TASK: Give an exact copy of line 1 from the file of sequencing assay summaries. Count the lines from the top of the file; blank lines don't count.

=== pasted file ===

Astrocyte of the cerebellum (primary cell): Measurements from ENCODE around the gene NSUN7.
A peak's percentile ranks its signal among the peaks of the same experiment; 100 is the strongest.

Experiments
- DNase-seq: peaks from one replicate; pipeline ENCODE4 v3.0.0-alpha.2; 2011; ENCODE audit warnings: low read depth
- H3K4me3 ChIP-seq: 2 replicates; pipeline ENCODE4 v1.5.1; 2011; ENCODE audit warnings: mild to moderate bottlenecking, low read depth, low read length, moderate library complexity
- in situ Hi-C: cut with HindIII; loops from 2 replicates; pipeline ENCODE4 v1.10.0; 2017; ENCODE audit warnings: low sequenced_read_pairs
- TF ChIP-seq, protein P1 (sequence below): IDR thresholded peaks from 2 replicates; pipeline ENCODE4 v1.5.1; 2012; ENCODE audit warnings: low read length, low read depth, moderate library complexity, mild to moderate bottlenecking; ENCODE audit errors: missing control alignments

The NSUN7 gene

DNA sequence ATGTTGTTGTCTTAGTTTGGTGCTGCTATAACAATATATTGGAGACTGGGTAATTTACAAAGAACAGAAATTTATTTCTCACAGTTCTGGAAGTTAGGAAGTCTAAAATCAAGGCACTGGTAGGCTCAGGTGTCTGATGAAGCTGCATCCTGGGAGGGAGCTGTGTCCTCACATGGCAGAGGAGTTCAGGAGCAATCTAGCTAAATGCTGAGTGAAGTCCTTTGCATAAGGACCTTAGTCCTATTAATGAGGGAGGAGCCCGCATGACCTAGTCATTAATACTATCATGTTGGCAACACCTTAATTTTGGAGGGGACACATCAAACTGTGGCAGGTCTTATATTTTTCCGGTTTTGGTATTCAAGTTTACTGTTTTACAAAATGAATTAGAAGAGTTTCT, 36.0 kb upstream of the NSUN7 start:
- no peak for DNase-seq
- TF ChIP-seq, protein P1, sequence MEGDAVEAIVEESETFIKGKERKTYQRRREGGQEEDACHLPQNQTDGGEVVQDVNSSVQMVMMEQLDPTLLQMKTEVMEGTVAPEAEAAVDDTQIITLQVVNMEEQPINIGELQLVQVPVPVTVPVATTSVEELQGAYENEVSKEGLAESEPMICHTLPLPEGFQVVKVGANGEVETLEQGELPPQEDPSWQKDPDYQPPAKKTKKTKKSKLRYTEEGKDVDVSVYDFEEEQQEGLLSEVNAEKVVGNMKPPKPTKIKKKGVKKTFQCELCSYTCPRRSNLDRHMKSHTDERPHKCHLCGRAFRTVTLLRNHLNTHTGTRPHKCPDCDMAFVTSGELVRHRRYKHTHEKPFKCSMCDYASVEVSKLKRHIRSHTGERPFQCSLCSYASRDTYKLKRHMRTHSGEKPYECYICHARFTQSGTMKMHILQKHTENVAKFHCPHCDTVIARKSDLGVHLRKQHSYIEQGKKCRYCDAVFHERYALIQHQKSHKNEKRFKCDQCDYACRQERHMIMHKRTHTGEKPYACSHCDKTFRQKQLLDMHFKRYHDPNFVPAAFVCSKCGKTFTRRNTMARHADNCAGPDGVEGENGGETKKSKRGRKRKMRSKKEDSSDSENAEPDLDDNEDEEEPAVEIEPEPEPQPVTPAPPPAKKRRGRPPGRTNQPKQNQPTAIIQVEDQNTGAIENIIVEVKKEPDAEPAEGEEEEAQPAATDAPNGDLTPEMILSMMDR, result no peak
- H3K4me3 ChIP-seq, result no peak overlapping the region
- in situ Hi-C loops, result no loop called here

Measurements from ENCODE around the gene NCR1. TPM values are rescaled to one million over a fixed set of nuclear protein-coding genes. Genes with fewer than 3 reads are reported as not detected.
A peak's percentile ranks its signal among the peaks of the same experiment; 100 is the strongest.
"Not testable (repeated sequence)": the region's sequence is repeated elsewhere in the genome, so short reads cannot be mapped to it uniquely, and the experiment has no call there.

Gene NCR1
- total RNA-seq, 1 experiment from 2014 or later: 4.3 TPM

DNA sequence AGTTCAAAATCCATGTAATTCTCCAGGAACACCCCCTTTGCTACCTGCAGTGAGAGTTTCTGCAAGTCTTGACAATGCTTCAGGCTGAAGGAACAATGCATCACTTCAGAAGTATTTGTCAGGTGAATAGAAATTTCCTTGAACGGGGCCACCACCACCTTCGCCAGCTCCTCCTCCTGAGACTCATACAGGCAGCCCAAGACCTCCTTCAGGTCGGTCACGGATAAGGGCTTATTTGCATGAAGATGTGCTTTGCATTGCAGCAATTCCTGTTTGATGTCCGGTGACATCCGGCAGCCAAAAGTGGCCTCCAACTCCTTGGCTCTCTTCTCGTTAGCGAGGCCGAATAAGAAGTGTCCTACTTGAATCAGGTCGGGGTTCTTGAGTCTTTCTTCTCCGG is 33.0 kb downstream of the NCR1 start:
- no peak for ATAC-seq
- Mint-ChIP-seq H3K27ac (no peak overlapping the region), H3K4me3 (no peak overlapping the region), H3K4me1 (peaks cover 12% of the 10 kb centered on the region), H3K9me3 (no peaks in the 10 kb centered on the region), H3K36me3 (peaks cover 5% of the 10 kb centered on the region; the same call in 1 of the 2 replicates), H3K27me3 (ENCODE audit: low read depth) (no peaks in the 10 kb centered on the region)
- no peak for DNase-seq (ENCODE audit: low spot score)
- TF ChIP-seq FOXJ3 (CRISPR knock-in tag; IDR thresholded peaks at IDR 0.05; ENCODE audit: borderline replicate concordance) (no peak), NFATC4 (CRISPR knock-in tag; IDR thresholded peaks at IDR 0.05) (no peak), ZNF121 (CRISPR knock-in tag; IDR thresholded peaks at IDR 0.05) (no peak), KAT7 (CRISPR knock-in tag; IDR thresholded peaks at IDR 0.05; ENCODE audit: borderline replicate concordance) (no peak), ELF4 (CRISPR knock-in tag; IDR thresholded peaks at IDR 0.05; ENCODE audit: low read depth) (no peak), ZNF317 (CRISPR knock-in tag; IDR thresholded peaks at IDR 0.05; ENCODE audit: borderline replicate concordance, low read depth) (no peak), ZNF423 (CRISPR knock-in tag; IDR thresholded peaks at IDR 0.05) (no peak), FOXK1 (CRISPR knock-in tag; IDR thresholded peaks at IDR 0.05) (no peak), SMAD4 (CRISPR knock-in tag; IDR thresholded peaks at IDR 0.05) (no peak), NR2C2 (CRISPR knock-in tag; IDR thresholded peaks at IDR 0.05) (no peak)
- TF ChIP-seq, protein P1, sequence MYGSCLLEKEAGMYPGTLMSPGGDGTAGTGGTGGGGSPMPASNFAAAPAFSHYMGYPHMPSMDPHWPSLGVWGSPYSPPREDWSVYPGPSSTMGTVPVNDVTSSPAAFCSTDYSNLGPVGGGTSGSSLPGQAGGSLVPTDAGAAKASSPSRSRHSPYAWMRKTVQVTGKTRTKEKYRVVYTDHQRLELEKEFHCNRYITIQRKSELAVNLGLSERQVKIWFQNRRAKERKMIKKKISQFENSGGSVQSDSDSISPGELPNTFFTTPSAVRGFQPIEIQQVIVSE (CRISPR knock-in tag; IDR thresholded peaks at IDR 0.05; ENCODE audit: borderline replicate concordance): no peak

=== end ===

Astrocyte of the cerebellum (primary cell): Measurements from ENCODE around the gene NSUN7.